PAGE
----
These people genuinely hate you.

They want power and they will do anything to get it – including calling their enemies pro-terrorist at the drop of a hat. And clearly, power is the name of the game here – and it always has been. If they genuinely cared about terrorism, they wouldn’t be so farcically incompetent about dealing with it. No, these guys want to get as much power and authority as they can and sit on it for as long as possible.

So, its nice to see that people are finally waking up to the fact that the “West Wing” model of political relations, where the Right are a bunch of principled people with whose principles we happen to disagree, is absolute piffle.

Simple question for those who think I’m being alarmist: has the right ever done anything that wasn’t basically in the interests of the rich? And if not, why on earth should they be permitted to get away with that? And for that matter, what makes you think they give a shit about you, if you aren’t rich?

Well, that’s three questions. But I think they go straight to the heart of the matter.

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Nabakov 02.12.05 at 12:32 pm

I don’t hear any of this “lefty treason” crap in my normal meat life.

Here in Australia, at work and at play, no one seems to give a shit about such things and would pretty much assume that anyone who criticised Howard, Bush or et al was not also secretly plotting the overthrow of western civilisation.

Sometimes the blogosphere really is a feedbacking echo chamber.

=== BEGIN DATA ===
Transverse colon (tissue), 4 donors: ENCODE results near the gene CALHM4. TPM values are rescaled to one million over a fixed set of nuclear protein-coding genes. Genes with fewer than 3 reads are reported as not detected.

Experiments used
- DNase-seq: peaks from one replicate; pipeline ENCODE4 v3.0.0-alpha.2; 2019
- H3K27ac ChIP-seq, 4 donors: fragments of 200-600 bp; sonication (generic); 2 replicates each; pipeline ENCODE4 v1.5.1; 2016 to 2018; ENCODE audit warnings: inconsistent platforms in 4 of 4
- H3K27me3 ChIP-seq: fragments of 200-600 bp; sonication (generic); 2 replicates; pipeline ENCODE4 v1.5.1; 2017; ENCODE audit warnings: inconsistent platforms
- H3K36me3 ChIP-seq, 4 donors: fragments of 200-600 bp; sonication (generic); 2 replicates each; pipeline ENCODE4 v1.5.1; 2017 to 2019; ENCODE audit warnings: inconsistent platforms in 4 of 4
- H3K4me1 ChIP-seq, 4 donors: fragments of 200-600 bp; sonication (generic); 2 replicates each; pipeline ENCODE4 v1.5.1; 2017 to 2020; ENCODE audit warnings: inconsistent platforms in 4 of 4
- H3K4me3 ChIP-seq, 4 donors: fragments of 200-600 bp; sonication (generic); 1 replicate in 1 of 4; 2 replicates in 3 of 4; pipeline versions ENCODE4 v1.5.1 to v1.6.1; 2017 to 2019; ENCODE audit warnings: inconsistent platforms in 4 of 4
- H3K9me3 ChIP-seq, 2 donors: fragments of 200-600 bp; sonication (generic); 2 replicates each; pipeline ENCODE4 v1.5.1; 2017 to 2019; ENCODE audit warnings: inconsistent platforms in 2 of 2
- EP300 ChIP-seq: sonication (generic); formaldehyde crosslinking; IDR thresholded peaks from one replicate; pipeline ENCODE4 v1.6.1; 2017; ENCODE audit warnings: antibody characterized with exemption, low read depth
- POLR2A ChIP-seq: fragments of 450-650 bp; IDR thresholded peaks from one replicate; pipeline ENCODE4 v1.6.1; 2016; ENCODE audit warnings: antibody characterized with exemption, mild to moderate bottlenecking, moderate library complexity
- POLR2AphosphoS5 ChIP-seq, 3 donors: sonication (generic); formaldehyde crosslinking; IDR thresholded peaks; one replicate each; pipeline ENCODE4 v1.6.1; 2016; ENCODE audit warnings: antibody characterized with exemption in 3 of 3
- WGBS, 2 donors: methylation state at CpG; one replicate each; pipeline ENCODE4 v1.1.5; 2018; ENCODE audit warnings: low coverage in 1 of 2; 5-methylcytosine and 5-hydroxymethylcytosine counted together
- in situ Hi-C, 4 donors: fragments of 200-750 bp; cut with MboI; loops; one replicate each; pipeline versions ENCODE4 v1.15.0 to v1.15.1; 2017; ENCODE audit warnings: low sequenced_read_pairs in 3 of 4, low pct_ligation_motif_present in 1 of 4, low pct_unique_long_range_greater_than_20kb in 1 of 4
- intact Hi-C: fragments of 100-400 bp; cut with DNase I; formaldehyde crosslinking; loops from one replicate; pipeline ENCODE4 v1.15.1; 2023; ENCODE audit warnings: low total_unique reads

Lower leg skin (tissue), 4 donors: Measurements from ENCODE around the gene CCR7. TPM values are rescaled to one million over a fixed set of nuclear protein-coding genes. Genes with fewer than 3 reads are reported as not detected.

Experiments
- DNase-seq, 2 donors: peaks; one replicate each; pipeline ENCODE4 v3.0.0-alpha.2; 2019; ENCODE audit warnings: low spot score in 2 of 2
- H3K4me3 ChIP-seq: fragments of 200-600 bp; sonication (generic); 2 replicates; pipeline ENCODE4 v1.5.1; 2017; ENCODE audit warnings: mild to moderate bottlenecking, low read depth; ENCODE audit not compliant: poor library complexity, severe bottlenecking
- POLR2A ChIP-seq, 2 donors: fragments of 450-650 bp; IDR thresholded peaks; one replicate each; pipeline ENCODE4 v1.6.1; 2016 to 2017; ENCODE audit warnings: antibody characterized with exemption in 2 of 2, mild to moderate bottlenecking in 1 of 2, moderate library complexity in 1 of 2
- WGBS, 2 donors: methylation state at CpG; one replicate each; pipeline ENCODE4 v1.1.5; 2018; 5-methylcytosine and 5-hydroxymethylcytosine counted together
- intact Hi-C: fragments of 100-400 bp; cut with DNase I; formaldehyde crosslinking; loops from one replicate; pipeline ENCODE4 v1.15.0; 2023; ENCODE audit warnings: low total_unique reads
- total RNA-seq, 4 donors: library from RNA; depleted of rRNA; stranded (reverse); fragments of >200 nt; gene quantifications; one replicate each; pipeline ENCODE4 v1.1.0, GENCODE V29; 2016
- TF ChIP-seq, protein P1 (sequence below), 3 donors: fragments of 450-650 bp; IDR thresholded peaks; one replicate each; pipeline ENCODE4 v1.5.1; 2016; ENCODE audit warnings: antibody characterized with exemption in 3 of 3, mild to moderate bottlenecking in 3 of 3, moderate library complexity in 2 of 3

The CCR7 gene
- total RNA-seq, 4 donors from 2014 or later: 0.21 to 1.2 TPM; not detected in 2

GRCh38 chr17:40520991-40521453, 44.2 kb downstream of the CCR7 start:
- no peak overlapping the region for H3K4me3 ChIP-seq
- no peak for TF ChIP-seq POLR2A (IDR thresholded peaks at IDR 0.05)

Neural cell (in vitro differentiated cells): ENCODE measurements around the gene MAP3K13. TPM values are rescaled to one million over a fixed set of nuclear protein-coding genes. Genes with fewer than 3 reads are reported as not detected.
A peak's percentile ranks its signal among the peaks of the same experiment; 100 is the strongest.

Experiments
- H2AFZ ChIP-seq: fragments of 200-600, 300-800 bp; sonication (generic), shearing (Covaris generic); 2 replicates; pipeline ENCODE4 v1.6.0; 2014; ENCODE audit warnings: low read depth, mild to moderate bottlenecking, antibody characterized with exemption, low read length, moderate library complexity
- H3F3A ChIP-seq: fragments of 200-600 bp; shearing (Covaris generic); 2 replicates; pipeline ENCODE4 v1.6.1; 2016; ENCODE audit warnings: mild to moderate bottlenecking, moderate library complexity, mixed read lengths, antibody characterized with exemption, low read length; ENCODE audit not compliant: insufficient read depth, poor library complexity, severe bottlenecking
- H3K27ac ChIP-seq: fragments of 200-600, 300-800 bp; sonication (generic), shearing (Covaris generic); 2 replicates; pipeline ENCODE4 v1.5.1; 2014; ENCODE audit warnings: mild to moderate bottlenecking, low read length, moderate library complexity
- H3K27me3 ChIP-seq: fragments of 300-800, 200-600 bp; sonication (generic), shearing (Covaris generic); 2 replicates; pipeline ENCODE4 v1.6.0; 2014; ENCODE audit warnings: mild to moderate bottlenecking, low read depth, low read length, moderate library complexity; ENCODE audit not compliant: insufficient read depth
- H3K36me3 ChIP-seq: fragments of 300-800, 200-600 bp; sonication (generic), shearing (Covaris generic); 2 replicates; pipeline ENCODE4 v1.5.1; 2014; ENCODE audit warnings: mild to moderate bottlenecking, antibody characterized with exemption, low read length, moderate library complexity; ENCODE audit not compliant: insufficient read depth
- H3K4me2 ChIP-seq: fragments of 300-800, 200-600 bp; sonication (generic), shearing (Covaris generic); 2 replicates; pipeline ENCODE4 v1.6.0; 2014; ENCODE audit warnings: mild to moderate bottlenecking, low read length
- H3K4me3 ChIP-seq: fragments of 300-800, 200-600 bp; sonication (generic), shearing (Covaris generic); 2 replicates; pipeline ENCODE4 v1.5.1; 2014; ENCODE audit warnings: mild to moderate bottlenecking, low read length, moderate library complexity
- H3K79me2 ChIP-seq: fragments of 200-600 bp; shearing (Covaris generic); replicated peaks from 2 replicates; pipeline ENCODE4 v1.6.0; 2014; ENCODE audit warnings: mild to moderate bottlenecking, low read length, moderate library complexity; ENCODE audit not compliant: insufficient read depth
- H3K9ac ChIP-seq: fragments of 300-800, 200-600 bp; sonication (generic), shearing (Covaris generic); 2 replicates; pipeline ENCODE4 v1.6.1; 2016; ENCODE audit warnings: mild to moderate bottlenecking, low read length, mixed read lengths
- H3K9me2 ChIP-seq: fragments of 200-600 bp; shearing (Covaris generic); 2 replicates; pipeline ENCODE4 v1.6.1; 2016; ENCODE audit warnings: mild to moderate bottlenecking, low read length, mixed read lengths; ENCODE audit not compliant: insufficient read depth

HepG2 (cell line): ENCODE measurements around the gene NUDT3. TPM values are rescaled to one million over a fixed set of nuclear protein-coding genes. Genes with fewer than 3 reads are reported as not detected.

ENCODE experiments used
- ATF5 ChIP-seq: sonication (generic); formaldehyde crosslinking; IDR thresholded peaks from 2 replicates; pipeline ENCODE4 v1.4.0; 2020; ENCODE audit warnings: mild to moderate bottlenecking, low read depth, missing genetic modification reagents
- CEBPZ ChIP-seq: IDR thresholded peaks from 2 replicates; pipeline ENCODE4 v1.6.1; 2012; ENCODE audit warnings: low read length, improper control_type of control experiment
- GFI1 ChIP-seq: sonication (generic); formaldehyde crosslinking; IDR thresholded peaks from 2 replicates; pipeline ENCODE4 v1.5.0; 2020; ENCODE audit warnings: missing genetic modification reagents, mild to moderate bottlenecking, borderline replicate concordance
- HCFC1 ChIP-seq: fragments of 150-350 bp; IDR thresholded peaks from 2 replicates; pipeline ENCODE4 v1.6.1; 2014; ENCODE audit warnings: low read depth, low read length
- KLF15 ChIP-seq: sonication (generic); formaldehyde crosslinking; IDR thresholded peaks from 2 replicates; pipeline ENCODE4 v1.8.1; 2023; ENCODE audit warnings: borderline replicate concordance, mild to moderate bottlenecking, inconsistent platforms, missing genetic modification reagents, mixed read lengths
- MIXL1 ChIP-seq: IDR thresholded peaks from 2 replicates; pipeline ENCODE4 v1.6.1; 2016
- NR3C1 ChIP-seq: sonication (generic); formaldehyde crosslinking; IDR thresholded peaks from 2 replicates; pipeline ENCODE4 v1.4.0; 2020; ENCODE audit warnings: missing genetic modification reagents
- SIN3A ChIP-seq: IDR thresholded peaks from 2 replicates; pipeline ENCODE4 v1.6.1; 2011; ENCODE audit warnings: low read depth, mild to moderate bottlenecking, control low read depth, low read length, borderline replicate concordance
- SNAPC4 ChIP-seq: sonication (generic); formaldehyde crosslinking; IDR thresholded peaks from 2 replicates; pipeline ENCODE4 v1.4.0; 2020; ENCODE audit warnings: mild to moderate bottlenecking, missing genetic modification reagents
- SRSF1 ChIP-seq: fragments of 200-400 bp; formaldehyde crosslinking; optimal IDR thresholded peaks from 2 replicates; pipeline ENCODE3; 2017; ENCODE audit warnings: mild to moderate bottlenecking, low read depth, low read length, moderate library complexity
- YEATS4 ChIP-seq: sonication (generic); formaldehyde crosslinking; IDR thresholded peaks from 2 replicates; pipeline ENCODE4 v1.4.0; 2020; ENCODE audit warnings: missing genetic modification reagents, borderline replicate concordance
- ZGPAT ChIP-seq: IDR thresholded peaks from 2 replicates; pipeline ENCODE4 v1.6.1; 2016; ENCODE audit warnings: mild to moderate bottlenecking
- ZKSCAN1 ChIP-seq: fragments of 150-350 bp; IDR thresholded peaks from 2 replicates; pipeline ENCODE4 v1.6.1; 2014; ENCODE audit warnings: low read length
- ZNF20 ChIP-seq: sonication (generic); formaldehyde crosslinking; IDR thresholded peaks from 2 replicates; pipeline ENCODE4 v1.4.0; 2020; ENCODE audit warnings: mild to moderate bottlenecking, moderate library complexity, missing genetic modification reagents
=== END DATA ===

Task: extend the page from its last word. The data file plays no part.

SOMETIMES the blogosphere REALLY IS a feedbacking ECHO Chamber!!

SOMETIMES THE BLOGOSPHERE REALLY IS A FEEDBACKING ECHO CHAMBER!!?!

67

Steve Jandreau 02.12.05 at 12:35 pm

“How many on the left are making any effort to distance themselves from Ward Churchill?

It’s hard for me to distance myself from somebody I hadn’t heard of until last week.

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Steve Jandreau 02.12.05 at 12:37 pm

“How many on the left are making any effort to distance themselves from Ward Churchill?

It’s hard for me to distance myself from somebody I hadn’t heard of until last week.

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Steve Jandreau 02.12.05 at 12:37 pm

“How many on the left are making any effort to distance themselves from Ward Churchill?

It’s hard for me to distance myself from somebody I hadn’t heard of until last week.

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Steve Jandreau 02.12.05 at 12:40 pm

Posted by Shelby · February 11, 2005 11:43 PM
“How many on the left are making any effort to distance themselves from Ward Churchill?